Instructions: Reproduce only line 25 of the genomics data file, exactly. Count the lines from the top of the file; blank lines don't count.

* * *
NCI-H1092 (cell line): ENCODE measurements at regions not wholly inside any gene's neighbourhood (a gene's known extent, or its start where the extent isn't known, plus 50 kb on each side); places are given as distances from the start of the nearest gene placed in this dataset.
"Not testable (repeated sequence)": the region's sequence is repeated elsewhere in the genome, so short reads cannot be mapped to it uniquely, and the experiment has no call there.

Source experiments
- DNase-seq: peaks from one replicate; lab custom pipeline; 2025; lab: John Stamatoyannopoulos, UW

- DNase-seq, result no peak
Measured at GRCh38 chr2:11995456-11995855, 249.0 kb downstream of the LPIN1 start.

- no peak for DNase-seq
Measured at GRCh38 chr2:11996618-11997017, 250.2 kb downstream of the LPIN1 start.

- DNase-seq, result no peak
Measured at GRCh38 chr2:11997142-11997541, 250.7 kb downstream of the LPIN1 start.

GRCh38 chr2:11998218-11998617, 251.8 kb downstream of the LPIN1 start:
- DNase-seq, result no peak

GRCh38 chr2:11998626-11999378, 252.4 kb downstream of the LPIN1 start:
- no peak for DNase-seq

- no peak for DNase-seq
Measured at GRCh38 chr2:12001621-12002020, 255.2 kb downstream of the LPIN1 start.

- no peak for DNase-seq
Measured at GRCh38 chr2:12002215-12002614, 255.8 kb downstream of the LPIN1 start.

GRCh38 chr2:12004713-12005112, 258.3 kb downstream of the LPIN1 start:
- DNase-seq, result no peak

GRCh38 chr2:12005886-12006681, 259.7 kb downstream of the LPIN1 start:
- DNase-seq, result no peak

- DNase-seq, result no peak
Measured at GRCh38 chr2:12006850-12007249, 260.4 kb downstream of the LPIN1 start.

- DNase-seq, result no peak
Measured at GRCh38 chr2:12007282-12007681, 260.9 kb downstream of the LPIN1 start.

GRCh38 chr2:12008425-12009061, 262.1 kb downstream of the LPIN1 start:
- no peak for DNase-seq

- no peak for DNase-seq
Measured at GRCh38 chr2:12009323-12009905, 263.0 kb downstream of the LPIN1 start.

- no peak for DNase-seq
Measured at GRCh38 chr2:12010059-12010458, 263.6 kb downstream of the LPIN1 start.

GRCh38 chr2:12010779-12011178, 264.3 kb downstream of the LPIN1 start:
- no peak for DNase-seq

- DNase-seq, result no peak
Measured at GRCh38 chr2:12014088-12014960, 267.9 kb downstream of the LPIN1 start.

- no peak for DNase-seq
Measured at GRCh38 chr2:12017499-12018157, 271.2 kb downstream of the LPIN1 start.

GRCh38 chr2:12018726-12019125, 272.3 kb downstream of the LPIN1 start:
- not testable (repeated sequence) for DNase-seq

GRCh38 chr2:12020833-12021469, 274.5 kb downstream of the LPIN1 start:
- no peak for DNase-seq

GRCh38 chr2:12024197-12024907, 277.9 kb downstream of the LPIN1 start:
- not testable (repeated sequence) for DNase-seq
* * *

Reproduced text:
- DNase-seq, result no peak